Once upon a time, you’d be considered financially savvy if you could make change and read the numbers on your bank statement. Today, financial literacy is about far more than handling cash and keeping track of the money in your bank account. With the recent proliferation of credit products, investment vehicles, financial institutions and increasingly complex means of calculating interest, you’d be forgiven for feeling as if you need a graduate degree just to manage your money.
Like reading comprehension, financial literacy is a gradient: Some folks are barely literate while others could tell you the difference between bump-up and brokered CDs in an instant. The only way to improve your personal grasp of financial concepts is through research and practice.
While finance is a highly-specialized field and many of its professionals specialize in just one or two areas within it, laypeople can and should become well-informed financial generalists. If you’re serious about improving your financial knowledge, there are few easy steps that you can take to make some quick inroads.
While it’s nice to have a working knowledge of corporate finance and professional investment concepts, your immediate concern should always be your own personal finances. To that end, start by solidifying your understanding of key financial concepts, like the difference between checking and savings accounts and the basic mechanisms of credit cards. You’ll also want to understand concepts like interest, insurance and savings and investment vehicles: You may not think about these things on a daily basis, but the decisions you make about them have the potential to affect your financial future for better or worse.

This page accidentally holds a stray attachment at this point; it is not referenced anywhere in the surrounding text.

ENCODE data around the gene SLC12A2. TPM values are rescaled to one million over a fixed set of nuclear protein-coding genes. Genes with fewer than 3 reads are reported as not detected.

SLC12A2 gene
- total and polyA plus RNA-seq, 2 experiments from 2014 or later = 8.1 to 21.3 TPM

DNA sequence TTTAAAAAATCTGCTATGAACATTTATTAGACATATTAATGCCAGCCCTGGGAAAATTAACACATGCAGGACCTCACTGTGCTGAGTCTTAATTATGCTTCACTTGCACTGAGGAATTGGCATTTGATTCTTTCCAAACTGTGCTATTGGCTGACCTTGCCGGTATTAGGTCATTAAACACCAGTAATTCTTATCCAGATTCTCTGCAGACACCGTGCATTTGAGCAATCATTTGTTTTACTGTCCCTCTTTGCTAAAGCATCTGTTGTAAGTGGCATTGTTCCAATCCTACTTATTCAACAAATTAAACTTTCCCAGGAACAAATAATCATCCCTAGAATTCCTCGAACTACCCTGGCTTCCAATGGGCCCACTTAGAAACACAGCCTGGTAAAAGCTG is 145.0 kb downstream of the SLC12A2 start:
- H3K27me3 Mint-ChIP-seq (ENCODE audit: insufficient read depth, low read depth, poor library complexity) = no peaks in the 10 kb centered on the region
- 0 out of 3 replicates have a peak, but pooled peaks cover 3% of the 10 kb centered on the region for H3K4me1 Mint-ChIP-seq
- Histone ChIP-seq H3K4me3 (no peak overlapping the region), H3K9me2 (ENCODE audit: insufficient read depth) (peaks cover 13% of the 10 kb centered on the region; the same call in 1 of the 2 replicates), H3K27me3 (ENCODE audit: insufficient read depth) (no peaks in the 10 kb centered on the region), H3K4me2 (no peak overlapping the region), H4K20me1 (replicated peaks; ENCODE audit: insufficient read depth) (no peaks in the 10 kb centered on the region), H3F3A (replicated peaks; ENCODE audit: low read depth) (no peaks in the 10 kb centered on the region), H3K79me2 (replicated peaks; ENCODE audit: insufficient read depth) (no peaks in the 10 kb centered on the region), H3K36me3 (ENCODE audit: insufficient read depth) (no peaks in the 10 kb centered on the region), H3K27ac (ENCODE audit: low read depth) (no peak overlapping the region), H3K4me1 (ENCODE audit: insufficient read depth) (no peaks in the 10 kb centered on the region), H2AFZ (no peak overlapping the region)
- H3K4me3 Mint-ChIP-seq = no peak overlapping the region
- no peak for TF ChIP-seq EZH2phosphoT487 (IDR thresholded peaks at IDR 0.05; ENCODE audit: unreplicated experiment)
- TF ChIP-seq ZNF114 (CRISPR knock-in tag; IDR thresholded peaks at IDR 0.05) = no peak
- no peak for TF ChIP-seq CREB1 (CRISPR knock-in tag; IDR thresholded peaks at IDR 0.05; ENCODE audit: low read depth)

You don’t have to corner your financial-planner uncle at your next family gathering to gain a working understanding of basic money matters. Plenty of free online resources, like Investopedia.com and Mint.com, exist to confer such knowledge.
Recent financial legislation has tightened up disclosure requirements for most financial institutions, bringing to light a wealth of information and advice that previously had been under wraps. Although it may be hard to understand, and the source certainly isn’t unbiased, the “fine print” that you find on your account statements and in the bowels of your bank’s website can actually contain illuminating explanations of things like compound interest, penalties and fees, and your legal options in the event of an error or dispute. If you come across an unfamiliar term or concept, simply refer back to one of the aforementioned online financial literacy resources, which should be bookmarked in your browser anyhow.
Before you open an account with a new bank or do any further business with your current institution, carefully read over this “fine print” information and take the time to compare it to similar disclaimers from other institutions. Over time, you’ll get a better sense of which financiers offer the best terms on their loan and deposit accounts. This is especially important before you take on a major long-term credit burden, like a new mortgage or business loan, where even a small interest-rate difference can add up to thousands or even tens of thousands of dollars in extra debt over the years.
Of course, financial institutions with a vested interest in keeping as much of your money as they can shouldn’t have the last word in your quest for financial literacy. The non-profit sector has a slew of resources designed to improve lay understanding of money issues, the most prominent of these being a public-private partnership known as the Financial Literacy and Education Commission.